The Seafood Interview supported by BIM - The Lobster Pot, Dublin 4
This month Marilyn Bright talks to Gary Crean, proprietor of one of Dublin’s oldest and most famous restaurants, The Lobster Pot, in Ballsbridge.
Proust may have longed for lost tea and madeleines, but at Dublin's Lobster Pot Restaurant, seafood lovers can still indulge in tastes that were golden classics long before foams, leek ash and snail porridge were the merest glimmer.
Fresh Dublin Bay prawn cocktail with Marie Rose sauce, coquilles St. Jacques and goujons of sole were on the menu thirty-three years ago when Tommy Crean opened the first floor restaurant in a red brick terrace beside the Dodder in Ballsbridge and they've been firm favourites ever since.
One of Dublin's oldest family owned restaurants, The Lobster Pot is run today by son Gary, who has retained the well-loved dishes of the menu as well as the elegance of old-style silver service. There's no doubting the house specialty as a tray laden with the seafood selection of the day is presented at the table for diners to choose, allowing for indulgences like sole with a few prawns or scallops on the side. A flexible and skilled kitchen means that the fresh seafood can be prepared to the customer's fancy, perhaps with hollandaise or Mornay sauce, or simply turned in butter.
Gary was just nine years old when his father took over the premises, formerly The Runaway Horse, and recalls that the previous owners only completed the sale after that year's Horse Show in the RDS had finished. And Horse Show week is still one of the restaurant's busiest times, with the normal evening openings extending to lunchtimes, as they do on Rugby International weekends and at Christmas time 'which can be booked out a year in advance'.
Head chef Don McGuinness has been at the helm since opening day, but over the past two years he's been gradually handing over to chef David Beattie who is carrying on the tradition of classically based cooking using freshest ingredients. “Over the years we've seen things go in and out of fashion,” Gary says, “but we've always stuck to our guns, doing what we do well and ignoring nouvelle. Fresh ingredients should speak for themselves and cooking should enhance without over complication.”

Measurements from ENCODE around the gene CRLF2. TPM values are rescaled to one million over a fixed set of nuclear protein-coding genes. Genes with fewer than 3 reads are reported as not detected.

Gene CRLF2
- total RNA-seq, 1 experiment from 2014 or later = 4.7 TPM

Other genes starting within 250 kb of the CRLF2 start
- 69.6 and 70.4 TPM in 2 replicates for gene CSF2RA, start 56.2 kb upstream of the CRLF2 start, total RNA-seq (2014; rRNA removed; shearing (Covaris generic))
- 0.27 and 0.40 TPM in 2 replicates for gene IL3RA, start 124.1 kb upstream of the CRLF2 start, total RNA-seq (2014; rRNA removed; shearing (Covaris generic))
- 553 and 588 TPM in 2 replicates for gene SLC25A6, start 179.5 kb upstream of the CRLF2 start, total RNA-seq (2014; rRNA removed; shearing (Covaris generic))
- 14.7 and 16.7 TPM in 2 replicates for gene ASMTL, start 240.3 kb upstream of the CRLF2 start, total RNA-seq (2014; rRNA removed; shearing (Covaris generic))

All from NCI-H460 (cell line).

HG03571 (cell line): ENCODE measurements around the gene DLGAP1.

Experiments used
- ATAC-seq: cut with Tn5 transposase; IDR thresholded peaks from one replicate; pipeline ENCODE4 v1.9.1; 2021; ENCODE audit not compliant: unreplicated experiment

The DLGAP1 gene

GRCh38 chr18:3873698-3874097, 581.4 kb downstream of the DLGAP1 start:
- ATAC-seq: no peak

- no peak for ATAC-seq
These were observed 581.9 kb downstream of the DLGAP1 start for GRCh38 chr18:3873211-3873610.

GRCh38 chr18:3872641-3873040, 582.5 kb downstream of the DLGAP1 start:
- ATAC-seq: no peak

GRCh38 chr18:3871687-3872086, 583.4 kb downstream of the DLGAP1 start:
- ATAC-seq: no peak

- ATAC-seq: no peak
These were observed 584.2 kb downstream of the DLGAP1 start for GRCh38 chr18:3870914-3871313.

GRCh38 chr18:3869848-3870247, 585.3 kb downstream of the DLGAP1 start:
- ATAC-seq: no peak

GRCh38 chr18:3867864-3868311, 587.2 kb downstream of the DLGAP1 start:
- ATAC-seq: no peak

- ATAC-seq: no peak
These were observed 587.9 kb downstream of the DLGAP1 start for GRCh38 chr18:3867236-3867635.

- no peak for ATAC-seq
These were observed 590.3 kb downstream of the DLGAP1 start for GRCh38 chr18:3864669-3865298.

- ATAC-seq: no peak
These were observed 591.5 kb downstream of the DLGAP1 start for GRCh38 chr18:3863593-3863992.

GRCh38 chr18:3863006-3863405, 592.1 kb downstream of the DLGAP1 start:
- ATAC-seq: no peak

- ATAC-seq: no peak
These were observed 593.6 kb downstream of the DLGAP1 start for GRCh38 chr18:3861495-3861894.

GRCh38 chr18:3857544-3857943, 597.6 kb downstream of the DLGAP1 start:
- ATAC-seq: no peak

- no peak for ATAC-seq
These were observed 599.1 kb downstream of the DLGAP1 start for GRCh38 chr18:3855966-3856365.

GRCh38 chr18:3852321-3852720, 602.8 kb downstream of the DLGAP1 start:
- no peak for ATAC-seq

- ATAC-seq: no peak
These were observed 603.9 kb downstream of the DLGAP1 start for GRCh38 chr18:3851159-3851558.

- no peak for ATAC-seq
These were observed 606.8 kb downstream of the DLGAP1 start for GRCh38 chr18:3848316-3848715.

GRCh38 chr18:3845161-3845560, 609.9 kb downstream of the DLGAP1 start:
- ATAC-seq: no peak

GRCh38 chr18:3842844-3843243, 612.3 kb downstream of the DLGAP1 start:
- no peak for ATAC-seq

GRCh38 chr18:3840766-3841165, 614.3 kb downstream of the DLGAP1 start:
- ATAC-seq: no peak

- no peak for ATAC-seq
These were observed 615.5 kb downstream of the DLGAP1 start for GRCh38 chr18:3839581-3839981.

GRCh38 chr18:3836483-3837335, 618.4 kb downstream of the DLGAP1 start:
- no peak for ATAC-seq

Provenance is high on the agenda at The Lobster Pot, and seafood comes from three main suppliers and several small specialists. Prawns and scallops are mostly from Kilmore Quay, oysters from Carlingford and crab from Dunany in County Louth.
Gary goes to Kinsealy vegetable market daily for freshest supplies - “picking it yourself is the only way". Potatoes come from Willie Snow in North County Dublin, and the newer Casablanca variety has largely replaced Roosters on the menu, although reliable Pipers and Queens appear in their season. Gary has a maxim when it comes to the nation's favourite vegetable: “Never be afraid to order chips in a restaurant; then you'll know what kind of chef is in the kitchen.”
Although The Lobster Pot has built a solid following of regulars and corporate business over the years, they've not been immune to the economic downturn. “We'd been contemplating a refurbishment of the restaurant in 2008, just when things were starting to slow down but we decided to go ahead. It was difficult at the time, but I'm glad we did it and we're set up now for a good few years.”
The average spend is down and customers look for value, Gary has observed, but an early bird menu has proved popular. Traditional silver service has been a distinguishing mainstay, instituted originally by the now retired restaurant manager and sommelier John Rigby, schooled from an early age in the impeccable ways of the old Royal Hibernian Hotel. In-house training has ensured that all staff are well briefed about the fish on offer and happy to suggest varying menu options.
Nearly lost performance arts are well honed too, with skilful de-boning of whole sole at the table and trolleys roll out bearing ingredients for steak tartare or a flaming finale of crepes Suzette.
Lobster Pot customers tend to favour prime seafood like black sole, halibut, cod and the hard to get turbot while occasional offerings of variety fish like gurnard have less appeal. Fat prawns from Kilmore Quay are always best sellers, with the restaurant getting through four to five kilos daily.
Recent additions of salmon and smoked cod fish cakes with dill mayonnaise have proved popular as have feathery battered tempura prawns. Gentle tweaks to the menu are carefully gauged, as Gary acknowledges “we'd get a backlash from customer if we tried to remove the favourites.”
So seafood lovers can be assured that there'll always be a place for pan-seared ray wings with brown butter and capers, lobster Thermidor and classic prawn cocktail with cognac scented Marie Rose sauce.
Apps and Books
Meals for All Seasons - The Best of Contemporary Irish Cooking (out of print, Hardback)This vintage cookbook is out of print and only available here. Georgina Campbell's outstanding a ...more...
Irish Country House Cooking - The Blue Book Recipe Collection (Hardback)From the homely to the very grand, these delicious dishes celebrate the diversity of Irish count ...more...